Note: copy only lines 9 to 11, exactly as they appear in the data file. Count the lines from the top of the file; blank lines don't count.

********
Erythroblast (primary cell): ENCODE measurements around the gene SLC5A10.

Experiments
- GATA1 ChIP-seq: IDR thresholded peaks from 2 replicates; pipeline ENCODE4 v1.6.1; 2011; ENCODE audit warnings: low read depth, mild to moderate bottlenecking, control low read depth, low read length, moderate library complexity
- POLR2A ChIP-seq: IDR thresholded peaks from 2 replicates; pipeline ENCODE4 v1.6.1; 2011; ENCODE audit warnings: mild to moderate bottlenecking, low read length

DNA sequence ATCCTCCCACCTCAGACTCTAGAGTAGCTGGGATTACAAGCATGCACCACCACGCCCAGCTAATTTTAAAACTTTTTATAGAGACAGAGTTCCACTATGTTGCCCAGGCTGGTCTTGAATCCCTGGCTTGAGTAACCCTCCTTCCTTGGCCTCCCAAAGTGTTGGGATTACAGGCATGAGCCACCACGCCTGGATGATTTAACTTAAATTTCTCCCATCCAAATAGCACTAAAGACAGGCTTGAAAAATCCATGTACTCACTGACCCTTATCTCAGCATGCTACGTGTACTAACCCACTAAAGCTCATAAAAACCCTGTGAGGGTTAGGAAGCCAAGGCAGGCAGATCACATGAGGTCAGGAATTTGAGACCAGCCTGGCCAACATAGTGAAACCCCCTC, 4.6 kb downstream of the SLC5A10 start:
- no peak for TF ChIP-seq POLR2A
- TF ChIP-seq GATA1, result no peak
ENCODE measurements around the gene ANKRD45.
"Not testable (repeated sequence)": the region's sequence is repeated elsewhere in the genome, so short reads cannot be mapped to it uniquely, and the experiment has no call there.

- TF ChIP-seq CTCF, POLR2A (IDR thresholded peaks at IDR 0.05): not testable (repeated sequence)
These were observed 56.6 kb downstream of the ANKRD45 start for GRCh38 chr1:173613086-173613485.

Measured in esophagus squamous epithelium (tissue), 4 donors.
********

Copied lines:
"Not testable (repeated sequence)": the region's sequence is repeated elsewhere in the genome, so short reads cannot be mapped to it uniquely, and the experiment has no call there.

- TF ChIP-seq CTCF, POLR2A (IDR thresholded peaks at IDR 0.05): not testable (repeated sequence)
These were observed 56.6 kb downstream of the ANKRD45 start for GRCh38 chr1:173613086-173613485.